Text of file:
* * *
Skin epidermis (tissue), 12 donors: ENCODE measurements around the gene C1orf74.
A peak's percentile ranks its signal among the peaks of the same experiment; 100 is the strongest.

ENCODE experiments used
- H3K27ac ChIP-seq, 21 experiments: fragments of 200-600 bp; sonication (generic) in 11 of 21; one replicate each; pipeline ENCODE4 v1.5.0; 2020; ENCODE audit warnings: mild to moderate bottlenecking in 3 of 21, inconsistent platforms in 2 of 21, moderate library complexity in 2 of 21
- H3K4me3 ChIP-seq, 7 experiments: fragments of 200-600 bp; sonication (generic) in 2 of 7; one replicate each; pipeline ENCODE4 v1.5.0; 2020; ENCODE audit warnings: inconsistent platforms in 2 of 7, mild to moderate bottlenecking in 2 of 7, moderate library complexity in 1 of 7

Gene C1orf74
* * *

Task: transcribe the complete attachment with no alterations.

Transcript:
Skin epidermis (tissue), 12 donors: ENCODE measurements around the gene C1orf74.
A peak's percentile ranks its signal among the peaks of the same experiment; 100 is the strongest.

ENCODE experiments used
- H3K27ac ChIP-seq, 21 experiments: fragments of 200-600 bp; sonication (generic) in 11 of 21; one replicate each; pipeline ENCODE4 v1.5.0; 2020; ENCODE audit warnings: mild to moderate bottlenecking in 3 of 21, inconsistent platforms in 2 of 21, moderate library complexity in 2 of 21
- H3K4me3 ChIP-seq, 7 experiments: fragments of 200-600 bp; sonication (generic) in 2 of 7; one replicate each; pipeline ENCODE4 v1.5.0; 2020; ENCODE audit warnings: inconsistent platforms in 2 of 7, mild to moderate bottlenecking in 2 of 7, moderate library complexity in 1 of 7

Gene C1orf74